Making Work Pay Through the Earned Income Tax Credit

March 18th, 2014 | by Jasmin Griffin

DCFPI recently released reports on our city’s wage and income inequality gaps. Today we focus on one of the best tools to help close those gaps: the Earned Income Tax Credit. The EITC has proven effective at making work pay for low-and moderate-income working families by offsetting payroll and income taxes. It could have even more impact if federal and local lawmakers improved the credit for workers without children.

Over 57,000 households in the District benefit from the EITC, lifting an average of 14,000 people out of poverty each year. These households get a tax credit based on their wages and the number of children in their home, and if that credit exceeds the amount of taxes owed, they get the difference as a refund. In addition to the federal EITC, the District offers a supplemental EITC set at 40 percent of the federal credit. The federal EITC for a worker with two children and minimum wage earnings is about $4,900, and the DC EITC adds nearly $2,000 more.

Those extra dollars not only help individual households but the District’s economy as a whole, because research shows that low- and moderate-income households quickly spend those dollars for food, rent, and other staples. The EITC put approximately $128 million into DC’s economy in 2011, according to the Center on Budget and Policy Priorities.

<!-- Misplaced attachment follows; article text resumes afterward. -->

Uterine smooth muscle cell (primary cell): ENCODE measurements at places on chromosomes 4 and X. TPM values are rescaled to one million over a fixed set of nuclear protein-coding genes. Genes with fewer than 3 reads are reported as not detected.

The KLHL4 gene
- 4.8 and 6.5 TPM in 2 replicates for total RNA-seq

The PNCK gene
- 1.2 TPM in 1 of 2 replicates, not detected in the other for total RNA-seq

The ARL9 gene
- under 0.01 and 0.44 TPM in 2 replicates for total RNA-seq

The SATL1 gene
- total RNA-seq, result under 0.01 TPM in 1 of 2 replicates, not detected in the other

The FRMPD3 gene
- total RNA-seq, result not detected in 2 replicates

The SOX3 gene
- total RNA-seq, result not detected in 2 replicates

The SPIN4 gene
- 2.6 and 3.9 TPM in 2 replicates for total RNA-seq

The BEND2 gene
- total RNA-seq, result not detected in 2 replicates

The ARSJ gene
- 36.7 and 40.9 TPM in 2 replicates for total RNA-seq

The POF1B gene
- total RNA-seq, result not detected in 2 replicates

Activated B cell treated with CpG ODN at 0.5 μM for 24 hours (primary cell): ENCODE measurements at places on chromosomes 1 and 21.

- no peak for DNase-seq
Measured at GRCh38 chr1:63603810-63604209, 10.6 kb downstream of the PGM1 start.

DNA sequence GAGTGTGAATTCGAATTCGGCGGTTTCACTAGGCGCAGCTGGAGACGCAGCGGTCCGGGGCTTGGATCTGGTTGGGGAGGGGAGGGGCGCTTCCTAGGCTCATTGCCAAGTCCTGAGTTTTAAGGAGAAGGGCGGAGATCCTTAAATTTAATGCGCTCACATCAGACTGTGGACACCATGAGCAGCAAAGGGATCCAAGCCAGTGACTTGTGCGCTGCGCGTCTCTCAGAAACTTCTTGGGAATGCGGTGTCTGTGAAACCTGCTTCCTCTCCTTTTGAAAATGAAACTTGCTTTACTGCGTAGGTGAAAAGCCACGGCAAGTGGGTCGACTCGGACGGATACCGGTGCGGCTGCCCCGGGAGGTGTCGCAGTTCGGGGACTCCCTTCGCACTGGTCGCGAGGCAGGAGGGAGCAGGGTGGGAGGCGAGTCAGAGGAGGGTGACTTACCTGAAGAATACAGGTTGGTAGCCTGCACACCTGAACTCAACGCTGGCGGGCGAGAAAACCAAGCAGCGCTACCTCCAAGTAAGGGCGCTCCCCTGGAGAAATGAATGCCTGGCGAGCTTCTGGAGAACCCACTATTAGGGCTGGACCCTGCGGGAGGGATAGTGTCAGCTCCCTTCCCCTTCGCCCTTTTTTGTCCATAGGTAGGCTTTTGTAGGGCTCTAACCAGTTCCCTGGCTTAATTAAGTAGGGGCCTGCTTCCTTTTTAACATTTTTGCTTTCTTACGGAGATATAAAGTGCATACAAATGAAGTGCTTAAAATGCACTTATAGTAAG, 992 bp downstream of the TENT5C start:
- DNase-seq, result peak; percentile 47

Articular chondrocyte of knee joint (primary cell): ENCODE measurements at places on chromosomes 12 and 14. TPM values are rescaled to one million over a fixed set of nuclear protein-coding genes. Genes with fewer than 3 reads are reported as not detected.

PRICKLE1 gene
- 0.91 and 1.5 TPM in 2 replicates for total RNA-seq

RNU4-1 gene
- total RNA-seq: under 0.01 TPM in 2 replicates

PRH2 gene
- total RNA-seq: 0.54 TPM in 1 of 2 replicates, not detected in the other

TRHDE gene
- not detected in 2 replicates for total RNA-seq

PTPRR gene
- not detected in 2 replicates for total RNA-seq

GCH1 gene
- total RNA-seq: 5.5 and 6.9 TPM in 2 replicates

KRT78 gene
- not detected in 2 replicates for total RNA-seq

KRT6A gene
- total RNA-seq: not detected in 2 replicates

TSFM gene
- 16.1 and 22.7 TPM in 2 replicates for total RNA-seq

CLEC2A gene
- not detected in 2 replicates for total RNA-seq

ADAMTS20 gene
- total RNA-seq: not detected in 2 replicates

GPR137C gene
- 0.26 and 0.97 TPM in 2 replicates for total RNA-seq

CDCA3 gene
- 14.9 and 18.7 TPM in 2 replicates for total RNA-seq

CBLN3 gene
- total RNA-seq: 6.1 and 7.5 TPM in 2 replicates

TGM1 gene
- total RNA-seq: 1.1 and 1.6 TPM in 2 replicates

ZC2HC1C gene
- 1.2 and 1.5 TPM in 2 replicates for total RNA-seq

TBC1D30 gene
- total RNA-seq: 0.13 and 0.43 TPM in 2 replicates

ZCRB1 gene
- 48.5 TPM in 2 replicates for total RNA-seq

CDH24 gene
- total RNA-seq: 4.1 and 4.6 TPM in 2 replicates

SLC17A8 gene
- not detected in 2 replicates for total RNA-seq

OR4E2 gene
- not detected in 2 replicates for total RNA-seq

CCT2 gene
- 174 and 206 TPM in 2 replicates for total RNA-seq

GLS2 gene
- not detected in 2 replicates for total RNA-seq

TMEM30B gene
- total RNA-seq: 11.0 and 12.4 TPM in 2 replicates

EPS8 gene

But while the EITC does a lot to help working families, workers without children in their home receive much less assistance. Because the EITC does so little for them, childless residents working at  the minimum wage are pushed deeper into poverty by their taxes, the only group for which this is the case. Giving a larger credit to childless workers would create a greater incentive to work and would pull more working people out of poverty.

In his 2015 budget proposal, President Obama proposed to make more childless workers eligible for the federal EITC and to increase the credit for those who already qualify. This proposal would cover or increase benefits for about 25,000 workers in DC while reducing poverty and boosting employment.DC’s Tax Revision Commission also recommended expanding the EITC for these workers, particularly if the President’s federal proposal is not adopted.

The EITC already helps thousands of low-income families across the city stay out of poverty and on their feet. Expanding it to cover other low-wage workers will do the same for thousands more while also rewarding work and boosting the economy.

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